I have been broadly supportive of DC’s cinematic efforts BvS notwithstanding, but there were plenty of red flags I saw surrounding this project.  The biggest of these red flags is its director, David Ayer.  Ayer is a guy who doesn’t get half the hate that Zack Snyder and Michael Bay get, in part because he hasn’t been working at quite the same budgetary league for most of his career but trust me he’s a lot worse than both as a visual stylist and as a wannabe macho poser.  He got famous for making faux-gritty movies about “the street” like Training Day (for which he wrote the screenplay, which is easily the film’s weakest element) and the not that widely loved but still vastly over-rated End of Watch.  The guy clearly had no idea what he’s talking about when discussing the “inner city” but even when he’s tackling other subject matter as he did a couple of years ago with the movie Fury there’s still this whiff of macho fantasy to pretty much everything he does and even if that wasn’t off-putting his movies still tend to just take a lot of really dumb twists and turns.

So, needless to say, between that and the toxic reviews the movie was getting I had pretty low expectations going into the movie.  Thing is, I actually kind of liked it.  It’s probably not a hill I want to die defending as there clearly are flaws to it but I did have some fun with it.  I’d say that the overriding thing about it is that unlike BvS, which had issues that made it close to being objectively terrible, the quality of this movie is largely a matter of taste.  This is a movie that was pretty clearly made for fourteen year olds and one’s enjoyment of it will have a lot to do with how much you’re willing to tolerate its “attitude.”   This is a movie that’s very interested in being a sort of MTV superhero movie… or whatever the modern equivalent of that sort of designation is now.  It has an “inspired by” soundtrack filled with “edgy” modern artists like Twenty One Pilots, Skrillix, and Wiz Khalifa (in addition to an absurd number of classic rock tracks at the beginning, the music licensing on this movie must be off the charts expensive) and a lot of the characters here have tattoos and other indicators of “edge.”  In some ways it almost reminds me of the 2003 Daredevil in its interest in courting the youth, which would seem like a damning indictment, but this approach actually seems kind of appropriate for this particular project and there’s almost something refreshing about a movie that isn’t trying to be all things to all people.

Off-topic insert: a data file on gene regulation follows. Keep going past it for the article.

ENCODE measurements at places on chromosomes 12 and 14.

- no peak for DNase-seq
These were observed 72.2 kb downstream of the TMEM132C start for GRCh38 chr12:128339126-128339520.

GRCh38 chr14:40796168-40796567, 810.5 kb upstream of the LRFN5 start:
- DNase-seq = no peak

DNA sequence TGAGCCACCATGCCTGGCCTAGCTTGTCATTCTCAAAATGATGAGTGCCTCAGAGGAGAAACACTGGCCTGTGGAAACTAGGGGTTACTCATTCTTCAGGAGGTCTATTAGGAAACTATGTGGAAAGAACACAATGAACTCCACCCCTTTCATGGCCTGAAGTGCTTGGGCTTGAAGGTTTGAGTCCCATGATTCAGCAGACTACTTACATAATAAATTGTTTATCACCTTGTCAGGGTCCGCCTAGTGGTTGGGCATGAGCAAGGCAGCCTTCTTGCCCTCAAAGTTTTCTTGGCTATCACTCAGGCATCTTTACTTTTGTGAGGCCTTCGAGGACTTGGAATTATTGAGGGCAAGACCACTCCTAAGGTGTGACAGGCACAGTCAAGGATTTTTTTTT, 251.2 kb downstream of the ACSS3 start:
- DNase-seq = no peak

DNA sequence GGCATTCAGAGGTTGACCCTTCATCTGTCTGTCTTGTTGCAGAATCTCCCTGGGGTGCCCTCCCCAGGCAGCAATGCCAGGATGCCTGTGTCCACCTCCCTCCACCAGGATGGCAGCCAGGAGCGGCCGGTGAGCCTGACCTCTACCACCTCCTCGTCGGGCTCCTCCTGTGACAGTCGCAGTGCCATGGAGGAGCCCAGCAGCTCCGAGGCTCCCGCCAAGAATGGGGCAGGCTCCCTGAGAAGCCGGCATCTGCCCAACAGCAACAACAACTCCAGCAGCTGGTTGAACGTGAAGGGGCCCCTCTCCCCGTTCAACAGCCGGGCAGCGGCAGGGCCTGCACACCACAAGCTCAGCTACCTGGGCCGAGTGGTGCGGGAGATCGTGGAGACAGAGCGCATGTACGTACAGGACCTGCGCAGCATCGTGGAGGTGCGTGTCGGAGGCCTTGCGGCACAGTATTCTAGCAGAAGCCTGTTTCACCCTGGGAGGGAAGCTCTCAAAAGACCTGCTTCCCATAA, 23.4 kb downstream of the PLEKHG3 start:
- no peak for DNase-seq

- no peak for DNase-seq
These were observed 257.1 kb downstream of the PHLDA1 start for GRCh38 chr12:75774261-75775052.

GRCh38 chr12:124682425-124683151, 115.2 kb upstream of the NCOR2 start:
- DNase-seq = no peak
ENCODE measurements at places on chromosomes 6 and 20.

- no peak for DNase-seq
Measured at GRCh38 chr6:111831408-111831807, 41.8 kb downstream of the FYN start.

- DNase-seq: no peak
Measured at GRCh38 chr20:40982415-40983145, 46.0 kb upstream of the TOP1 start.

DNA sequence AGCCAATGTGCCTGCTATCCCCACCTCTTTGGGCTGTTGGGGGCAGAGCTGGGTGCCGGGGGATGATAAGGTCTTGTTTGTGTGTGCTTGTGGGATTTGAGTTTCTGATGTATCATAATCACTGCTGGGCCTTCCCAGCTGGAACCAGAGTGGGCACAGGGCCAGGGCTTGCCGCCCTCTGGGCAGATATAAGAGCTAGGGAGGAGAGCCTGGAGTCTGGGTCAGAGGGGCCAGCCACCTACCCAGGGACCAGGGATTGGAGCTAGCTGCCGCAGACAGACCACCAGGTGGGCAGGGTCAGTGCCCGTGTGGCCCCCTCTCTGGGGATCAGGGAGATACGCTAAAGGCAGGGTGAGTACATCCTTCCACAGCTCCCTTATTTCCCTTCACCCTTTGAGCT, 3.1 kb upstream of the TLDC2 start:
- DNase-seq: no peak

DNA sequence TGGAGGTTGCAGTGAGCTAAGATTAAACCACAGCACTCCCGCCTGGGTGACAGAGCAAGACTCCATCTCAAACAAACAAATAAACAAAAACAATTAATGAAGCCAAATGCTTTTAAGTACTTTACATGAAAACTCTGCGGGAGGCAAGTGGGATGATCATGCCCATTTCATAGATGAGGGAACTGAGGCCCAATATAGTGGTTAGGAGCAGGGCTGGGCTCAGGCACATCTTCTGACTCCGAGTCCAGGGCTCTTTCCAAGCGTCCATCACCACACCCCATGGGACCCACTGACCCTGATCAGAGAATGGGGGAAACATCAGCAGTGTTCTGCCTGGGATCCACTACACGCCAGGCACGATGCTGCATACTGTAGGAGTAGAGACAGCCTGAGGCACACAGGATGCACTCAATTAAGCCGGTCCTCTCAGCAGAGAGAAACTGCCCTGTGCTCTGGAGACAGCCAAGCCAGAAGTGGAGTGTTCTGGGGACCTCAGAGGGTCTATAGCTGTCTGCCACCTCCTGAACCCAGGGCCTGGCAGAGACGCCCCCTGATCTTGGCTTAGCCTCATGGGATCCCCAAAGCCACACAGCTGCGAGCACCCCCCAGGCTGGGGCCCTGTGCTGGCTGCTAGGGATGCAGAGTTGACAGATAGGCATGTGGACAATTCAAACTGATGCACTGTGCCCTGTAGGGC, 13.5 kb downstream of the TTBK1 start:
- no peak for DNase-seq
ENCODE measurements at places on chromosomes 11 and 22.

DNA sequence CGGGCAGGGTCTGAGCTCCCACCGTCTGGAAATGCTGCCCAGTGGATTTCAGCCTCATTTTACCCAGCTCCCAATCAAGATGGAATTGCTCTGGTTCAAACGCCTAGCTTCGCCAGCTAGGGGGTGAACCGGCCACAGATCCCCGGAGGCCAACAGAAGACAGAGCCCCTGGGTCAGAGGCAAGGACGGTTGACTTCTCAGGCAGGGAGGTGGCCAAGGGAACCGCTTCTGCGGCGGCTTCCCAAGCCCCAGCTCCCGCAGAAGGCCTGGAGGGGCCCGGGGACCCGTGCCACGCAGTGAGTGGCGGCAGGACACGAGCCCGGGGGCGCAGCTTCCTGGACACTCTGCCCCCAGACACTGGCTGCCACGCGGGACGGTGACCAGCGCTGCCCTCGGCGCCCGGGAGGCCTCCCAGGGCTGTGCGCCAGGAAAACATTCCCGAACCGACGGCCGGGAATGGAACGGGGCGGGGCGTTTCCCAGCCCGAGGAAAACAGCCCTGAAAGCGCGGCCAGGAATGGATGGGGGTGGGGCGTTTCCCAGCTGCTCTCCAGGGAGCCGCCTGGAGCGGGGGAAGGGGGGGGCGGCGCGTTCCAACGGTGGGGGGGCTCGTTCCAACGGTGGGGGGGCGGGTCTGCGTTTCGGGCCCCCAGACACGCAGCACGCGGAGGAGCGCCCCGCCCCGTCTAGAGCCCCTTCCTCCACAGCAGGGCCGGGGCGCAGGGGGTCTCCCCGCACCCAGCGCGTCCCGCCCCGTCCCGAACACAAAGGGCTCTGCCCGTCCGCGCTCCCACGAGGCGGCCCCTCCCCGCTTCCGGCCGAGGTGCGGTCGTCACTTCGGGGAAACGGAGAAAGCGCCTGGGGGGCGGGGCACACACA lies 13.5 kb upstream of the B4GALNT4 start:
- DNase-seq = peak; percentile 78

In fact there are a lot of decisions here that would probably seem awful in any other superhero project but which kind of make sense here.  Ayer’s dumbass conception of what “the streets” are like is actually sort of a benefit for this particular story as a kind of cartoony grit is what a film like this is supposed to be going for what with it being a movie about streetwise people with silly powers.  Ayer’s over the top grittiness also kind of makes sense here in a way that it normally wouldn’t for a superhero movie both because this is about super villains and also because there’s a certain silly mean spiritedness to the way the government operates in this movie that seems almost subversive.  Our resident anti-heroes are almost all straight-up abused by prison guards in this thing and Amanda Waller seems like a sort of cold blooded bizzaro-world Nick Fury.